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Assigned Reading: What’s going on at Grambling?

Oct 18, 2013, 4:09 PM EDT

grambling

One aspect of college basketball that has drawn the ire of some fans over the years is the presence of “guarantee games,” contests in which a school pays the visiting school to play a contest that in most cases is little more than a glorified exhibition. Programs struggling to balance their accounts send teams on the road for multiple guarantee games, resulting in many days on the road and few (if any) home dates before conference play begins in January.

One school in such a predicament is Grambling, which finished last season with an 0-28 record. With donations dwindling and the same being the case for state funding, the entire athletic department has fallen on hard times. Things have come to a head with the football team refusing to make the trip to play at Jackson State this weekend, which leads to our assigned reading for the day.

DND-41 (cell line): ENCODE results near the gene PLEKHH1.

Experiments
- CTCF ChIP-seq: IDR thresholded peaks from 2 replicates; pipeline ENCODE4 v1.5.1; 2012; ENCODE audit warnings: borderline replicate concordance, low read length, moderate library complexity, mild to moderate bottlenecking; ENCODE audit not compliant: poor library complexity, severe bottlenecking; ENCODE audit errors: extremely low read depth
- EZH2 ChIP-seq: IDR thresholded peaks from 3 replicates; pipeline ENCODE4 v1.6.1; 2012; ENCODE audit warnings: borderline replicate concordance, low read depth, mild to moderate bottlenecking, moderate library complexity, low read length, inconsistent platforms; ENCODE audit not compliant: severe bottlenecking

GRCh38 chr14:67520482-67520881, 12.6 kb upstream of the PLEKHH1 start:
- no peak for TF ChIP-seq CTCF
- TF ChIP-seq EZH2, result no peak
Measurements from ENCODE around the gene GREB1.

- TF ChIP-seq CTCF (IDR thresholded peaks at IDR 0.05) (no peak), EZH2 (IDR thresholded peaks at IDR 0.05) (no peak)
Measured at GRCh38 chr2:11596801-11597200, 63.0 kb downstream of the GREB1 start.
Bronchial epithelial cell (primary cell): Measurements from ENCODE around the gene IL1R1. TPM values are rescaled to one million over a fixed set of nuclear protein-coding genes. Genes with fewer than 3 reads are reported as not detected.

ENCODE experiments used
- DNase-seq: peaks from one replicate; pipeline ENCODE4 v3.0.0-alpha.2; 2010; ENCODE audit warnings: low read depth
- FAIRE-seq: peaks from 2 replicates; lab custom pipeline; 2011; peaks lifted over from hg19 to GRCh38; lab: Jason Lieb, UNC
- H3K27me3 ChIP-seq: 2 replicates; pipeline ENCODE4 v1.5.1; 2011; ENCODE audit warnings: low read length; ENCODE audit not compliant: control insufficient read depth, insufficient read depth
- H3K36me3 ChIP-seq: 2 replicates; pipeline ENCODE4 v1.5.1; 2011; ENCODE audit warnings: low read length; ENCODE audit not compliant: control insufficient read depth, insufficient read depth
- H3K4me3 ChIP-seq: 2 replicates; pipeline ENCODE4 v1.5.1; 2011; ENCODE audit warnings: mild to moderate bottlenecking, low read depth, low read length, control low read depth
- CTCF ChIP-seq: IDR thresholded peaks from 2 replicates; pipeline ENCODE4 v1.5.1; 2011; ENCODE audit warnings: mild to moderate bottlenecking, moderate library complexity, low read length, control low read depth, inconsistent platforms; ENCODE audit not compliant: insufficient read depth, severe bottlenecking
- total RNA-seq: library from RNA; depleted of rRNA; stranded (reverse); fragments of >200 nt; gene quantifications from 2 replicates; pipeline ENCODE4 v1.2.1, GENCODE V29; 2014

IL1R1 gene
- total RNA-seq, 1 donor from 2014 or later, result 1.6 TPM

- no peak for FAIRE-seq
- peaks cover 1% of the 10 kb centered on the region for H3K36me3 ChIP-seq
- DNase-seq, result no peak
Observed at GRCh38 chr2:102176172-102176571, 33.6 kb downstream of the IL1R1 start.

George Dohrmann of Sports Illustrated took a look at the many issues plaguing Grambling’s football program and the school as a whole, with the lack of money resulting in professors going on furlough and even in some cases being asked to teach courses for free. Will a few guarantee games cure this issue (Grambling’s lone non-conference home game this season is against Lyon College on December 21)? No, but it does help illustrate why some schools put together such schedules.

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  1. franktrades - Oct 18, 2013 at 10:50 PM

    Sounds like those players are being treated like 2nd class citizens. Good for them, standing up! Colleges have become so expensive due to liberal government loan programs and low standards that let in anyone, that those without loans cannot afford to go. Thus funding drops.

  2. 2late2matter - Oct 21, 2013 at 1:54 AM

    Players sign with these institutions to play in a particular sport, often get tuition assistance, and they know ahead of time their chances of any advancement into professional sports.

    One can be sure not many Grambling football players turned down better opportunities to play for bigger or more reputable schools and their programs, so one must accept that they are where they are and if they don’t like the situations they can always transfer or quit.

    Honestly, I’d never heard of “guarantee” games before this article. Is that sort of like what the Washington Generals arrange with the Harlem Globetrotters for money?

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